An ox-wagon or bullock wagon is a four-wheeled vehicle pulled by oxen (draught cattle). It was a traditional form of transport, especially in Southern Africa but also in New Zealand and Australia. Ox-wagons were also used in the United States. The first recorded use of an ox-wagon was around 1670, but they continue to be used in some areas up to modern times.
Ox-wagons are typically drawn by teams of oxen, harnessed in pairs. This gave them a very wide turning circle, the legacy of which are the broad, pleasant boulevards of cities such as Bulawayo, Zimbabwe, which are 120-foot (40 m) wide, and Grahamstown, South Africa, which are "wide enough to turn an ox-wagon".
The wagon itself is made of various kinds of wood, with the rims of the wheels being covered with tyres of iron, and since the middle of the 19th century the axles have also been made of iron. The back wheels are usually substantially larger than the front ones and rigidly connected to the tray of the vehicle. The front wheels are usually greater in diameter than the clearance under the tray of the vehicle so that the steering axle could not turn far under the tray. This makes little difference to the turning circle of the wagon because of the oxen drawing it (see above) and it makes the front of the wagon much more stable because the track is never much less than the width of the tray. It also allowed a much more robust connection between the hauling traces of the oxen and the rear axle of the wagon (usually iron chain or rods) that is necessary for heavy haulage.
Most of the load-carrying area was covered in canvas supported by wooden arches; the driver sat in the open on a wooden chest (Afrikaans: wakis).
Bullock wagons were important in the colonial history of Australia. Olaf Ruhen, in his book Bullock Teams remarks on how bullock teams "shaped and built the colony. They carved the roads and built the rail; their tractive power made populating the interior possible; their contributions to the harvesting of timber opened the bush; they offered a start in life to the enterprising youngster". Bullocks were preferred by many explorers and teamsters because they were cheaper, quieter, tougher and more easily maintained than horses therefore making them more popular for draught work. Frequently comprising long trains of bullocks, yoked in pairs, they were used for hauling drays, wagon or jinker loads of goods and lumber prior to the construction of railways and the formation of roads. In early days the flexible two-wheeled dray, with a centre pole and narrow 3-inch (8 cm) iron tyres was commonly used. The four-wheeled dray or box wagon came into use after about 1860 for loads of 6 to 8 tons and was drawn by 16 to 18 bullocks. A bullock team was led by a pair of well trained leaders who responded to verbal commands as they did not have reins or a bridle. The bullock team driver was called a bullocky, bullock puncher or teamster.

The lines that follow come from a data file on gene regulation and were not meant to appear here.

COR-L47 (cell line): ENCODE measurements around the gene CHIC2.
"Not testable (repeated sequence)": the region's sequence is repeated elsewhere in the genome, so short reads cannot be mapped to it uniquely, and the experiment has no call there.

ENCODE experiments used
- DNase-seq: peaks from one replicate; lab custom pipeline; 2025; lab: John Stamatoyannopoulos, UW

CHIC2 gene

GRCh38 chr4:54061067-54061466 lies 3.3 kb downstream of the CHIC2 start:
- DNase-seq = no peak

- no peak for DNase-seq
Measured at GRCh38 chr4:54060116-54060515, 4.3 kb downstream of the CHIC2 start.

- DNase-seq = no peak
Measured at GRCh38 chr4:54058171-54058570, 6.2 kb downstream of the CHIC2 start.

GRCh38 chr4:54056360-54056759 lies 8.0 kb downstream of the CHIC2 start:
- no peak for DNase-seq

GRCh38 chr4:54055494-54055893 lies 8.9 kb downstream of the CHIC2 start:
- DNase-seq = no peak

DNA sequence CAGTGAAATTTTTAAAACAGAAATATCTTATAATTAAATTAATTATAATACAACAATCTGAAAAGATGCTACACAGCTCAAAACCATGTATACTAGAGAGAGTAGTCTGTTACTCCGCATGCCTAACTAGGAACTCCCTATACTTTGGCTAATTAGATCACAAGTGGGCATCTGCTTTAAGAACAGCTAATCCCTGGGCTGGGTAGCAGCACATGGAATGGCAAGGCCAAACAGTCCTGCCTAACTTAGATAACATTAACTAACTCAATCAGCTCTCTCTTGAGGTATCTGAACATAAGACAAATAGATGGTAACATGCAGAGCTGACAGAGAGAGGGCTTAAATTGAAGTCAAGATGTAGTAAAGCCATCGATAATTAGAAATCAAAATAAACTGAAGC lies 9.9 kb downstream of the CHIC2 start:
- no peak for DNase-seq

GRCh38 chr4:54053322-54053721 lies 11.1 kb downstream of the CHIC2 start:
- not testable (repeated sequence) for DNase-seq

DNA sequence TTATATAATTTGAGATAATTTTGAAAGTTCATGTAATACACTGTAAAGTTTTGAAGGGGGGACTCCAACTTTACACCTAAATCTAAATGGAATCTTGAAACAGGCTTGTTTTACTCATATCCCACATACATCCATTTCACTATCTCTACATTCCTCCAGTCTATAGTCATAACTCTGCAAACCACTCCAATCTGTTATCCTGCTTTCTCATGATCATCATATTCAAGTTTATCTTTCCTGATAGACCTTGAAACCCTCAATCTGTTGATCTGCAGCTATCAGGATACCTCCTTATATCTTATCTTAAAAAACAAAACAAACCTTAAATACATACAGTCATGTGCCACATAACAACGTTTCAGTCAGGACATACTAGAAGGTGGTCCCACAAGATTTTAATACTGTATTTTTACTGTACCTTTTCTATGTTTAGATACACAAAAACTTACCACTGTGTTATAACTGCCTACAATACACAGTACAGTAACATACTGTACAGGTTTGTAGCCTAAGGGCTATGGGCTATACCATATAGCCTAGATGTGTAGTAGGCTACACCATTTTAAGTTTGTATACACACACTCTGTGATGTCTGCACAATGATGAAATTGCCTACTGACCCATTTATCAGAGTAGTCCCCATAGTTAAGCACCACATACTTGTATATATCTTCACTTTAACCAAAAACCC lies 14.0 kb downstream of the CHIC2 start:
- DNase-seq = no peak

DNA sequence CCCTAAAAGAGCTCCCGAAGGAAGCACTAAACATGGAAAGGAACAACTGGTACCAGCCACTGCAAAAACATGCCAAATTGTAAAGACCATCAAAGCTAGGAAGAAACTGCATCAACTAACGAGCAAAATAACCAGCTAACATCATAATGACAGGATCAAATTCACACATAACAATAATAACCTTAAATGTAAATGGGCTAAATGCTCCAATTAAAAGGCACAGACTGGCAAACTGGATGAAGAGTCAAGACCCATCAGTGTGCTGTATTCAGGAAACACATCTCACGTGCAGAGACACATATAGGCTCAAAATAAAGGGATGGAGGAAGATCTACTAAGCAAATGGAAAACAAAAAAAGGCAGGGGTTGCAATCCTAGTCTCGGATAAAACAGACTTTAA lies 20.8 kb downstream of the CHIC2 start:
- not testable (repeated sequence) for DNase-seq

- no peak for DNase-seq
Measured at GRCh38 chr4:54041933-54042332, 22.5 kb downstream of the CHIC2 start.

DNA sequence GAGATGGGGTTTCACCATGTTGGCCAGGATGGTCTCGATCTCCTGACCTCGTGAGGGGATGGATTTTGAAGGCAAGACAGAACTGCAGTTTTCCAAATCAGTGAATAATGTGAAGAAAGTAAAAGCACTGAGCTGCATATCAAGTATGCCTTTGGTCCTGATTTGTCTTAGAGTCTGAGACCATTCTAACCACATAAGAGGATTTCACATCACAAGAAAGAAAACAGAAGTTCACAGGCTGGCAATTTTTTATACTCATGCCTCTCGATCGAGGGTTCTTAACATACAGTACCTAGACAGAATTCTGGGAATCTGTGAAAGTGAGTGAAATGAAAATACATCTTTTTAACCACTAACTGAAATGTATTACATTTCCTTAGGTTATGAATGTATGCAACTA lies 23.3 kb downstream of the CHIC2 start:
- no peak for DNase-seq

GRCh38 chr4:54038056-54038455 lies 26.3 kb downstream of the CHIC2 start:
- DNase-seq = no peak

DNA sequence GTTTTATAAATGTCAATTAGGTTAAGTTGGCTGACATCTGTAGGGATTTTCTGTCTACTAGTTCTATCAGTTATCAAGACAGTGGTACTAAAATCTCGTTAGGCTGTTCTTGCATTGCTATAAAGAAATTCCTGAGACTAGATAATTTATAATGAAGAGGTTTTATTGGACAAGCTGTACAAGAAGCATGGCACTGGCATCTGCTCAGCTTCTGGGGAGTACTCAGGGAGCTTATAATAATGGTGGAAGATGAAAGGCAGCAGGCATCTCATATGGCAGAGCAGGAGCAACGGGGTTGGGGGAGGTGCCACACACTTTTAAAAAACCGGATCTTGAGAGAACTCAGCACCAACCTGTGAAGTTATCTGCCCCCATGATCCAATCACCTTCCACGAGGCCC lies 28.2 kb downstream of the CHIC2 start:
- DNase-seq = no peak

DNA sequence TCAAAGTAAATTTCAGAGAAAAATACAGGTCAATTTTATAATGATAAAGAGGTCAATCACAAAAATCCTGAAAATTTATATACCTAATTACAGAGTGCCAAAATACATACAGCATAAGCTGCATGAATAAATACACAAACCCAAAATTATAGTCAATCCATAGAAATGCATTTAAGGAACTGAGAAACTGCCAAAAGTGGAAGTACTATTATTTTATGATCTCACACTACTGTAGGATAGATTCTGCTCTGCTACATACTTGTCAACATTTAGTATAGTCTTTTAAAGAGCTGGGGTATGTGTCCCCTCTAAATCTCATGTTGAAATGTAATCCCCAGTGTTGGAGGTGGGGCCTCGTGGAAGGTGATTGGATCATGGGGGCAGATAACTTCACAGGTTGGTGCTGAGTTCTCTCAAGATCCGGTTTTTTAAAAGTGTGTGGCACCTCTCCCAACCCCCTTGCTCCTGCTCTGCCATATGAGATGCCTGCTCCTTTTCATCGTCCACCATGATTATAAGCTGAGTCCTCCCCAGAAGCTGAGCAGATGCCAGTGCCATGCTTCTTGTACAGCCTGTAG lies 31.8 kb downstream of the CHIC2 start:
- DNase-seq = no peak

Many Australian country towns owe their origin to the bullock teams, having grown from a store or shanty where teams rested or crossed a stream. These shanties were spaced at about 12-mile (20 km) intervals, which was the usual distance for a team to travel in a day.
After the discovery of gold in the Barberton area in 1881, ox-wagons were used to bring in supplies from former Lourenço Marques. James Percy FitzPatrick worked on those ox-wagons and described them in his famous 1907 book Jock of the Bushveld.
In South Africa, the ox-wagon was adopted as an Afrikaner cultural icon. The ossewa is mentioned in the first verse of Die Stem, the Afrikaans poem which became South Africa's national anthem from 1957 to 1994. When a pro-German Afrikaner nationalist organisation formed in 1939, to oppose South Africa's entry into World War II on the British side, it called itself the Ossewabrandwag (Ox-wagon Sentinel).
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